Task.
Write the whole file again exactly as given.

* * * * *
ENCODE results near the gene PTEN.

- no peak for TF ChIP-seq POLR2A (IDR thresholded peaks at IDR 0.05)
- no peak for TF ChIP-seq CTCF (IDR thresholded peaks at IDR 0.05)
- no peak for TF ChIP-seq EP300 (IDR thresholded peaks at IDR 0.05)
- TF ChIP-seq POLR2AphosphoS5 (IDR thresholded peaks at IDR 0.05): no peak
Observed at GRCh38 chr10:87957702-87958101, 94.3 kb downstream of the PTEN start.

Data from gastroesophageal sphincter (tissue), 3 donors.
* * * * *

ENCODE results near the gene PTEN.

- no peak for TF ChIP-seq POLR2A (IDR thresholded peaks at IDR 0.05)
- no peak for TF ChIP-seq CTCF (IDR thresholded peaks at IDR 0.05)
- no peak for TF ChIP-seq EP300 (IDR thresholded peaks at IDR 0.05)
- TF ChIP-seq POLR2AphosphoS5 (IDR thresholded peaks at IDR 0.05): no peak
Observed at GRCh38 chr10:87957702-87958101, 94.3 kb downstream of the PTEN start.

Data from gastroesophageal sphincter (tissue), 3 donors.